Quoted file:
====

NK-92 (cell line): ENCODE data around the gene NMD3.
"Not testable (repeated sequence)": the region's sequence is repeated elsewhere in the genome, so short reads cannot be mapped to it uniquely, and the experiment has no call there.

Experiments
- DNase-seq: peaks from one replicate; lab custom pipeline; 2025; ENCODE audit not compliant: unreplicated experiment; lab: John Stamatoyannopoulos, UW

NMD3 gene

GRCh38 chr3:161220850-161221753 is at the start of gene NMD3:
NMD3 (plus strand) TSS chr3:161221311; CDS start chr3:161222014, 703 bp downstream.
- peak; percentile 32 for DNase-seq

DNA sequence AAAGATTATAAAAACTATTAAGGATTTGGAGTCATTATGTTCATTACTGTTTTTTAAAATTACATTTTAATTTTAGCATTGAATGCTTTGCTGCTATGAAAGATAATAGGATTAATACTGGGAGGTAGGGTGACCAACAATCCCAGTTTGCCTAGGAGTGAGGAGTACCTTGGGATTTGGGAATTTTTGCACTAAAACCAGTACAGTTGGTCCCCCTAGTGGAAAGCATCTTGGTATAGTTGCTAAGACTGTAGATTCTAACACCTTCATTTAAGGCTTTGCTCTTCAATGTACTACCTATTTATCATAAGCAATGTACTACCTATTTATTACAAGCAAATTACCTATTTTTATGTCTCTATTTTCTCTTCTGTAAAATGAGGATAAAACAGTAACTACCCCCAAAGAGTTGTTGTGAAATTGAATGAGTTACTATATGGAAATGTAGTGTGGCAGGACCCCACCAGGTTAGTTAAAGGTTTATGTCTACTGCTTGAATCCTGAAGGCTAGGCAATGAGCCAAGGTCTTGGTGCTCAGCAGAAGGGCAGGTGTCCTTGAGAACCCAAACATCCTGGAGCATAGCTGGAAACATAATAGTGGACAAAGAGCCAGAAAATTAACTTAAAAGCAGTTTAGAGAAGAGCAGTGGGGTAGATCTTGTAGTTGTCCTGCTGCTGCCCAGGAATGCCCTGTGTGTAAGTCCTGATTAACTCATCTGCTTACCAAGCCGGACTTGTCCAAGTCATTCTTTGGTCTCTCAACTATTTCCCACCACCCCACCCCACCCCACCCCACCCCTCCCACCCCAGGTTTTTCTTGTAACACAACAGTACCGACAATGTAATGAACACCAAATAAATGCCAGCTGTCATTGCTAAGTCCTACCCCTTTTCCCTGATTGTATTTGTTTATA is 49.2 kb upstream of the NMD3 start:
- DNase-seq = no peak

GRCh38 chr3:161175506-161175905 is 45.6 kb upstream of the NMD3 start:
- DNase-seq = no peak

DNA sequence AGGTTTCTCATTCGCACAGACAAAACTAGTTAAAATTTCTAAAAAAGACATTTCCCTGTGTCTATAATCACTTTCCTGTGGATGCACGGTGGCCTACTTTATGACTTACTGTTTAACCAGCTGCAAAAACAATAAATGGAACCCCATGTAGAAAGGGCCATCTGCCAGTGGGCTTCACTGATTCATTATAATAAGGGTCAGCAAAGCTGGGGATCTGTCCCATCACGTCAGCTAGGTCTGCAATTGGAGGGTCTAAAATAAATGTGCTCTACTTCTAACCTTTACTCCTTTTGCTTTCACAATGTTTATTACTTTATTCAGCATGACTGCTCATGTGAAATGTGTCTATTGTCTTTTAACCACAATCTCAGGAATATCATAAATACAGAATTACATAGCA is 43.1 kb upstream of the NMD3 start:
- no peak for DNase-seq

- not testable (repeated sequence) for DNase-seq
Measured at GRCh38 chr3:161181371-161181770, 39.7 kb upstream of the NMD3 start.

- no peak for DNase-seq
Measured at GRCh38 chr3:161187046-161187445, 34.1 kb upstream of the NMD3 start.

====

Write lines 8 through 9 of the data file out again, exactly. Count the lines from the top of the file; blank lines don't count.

- peak; percentile 32 for DNase-seq

DNA sequence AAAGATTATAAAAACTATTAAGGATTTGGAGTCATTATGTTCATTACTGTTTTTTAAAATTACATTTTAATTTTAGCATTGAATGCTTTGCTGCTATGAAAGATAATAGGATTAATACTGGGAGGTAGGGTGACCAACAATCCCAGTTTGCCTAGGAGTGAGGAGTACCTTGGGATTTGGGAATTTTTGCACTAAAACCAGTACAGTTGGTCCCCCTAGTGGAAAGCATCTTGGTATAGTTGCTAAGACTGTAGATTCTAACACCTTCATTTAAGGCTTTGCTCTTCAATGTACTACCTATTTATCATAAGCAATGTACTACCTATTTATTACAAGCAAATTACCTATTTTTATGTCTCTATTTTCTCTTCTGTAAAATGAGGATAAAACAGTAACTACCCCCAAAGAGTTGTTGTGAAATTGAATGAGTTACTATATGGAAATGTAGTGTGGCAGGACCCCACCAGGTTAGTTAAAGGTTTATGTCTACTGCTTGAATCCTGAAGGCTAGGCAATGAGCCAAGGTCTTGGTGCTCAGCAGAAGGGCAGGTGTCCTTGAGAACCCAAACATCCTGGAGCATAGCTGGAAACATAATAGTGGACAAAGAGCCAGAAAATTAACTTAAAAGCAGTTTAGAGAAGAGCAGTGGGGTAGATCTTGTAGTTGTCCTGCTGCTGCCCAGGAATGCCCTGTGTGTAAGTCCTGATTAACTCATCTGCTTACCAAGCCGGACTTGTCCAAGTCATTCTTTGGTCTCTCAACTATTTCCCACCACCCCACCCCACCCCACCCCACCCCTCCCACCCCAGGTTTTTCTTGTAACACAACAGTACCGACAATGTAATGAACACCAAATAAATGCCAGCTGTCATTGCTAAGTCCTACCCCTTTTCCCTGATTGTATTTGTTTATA is 49.2 kb upstream of the NMD3 start: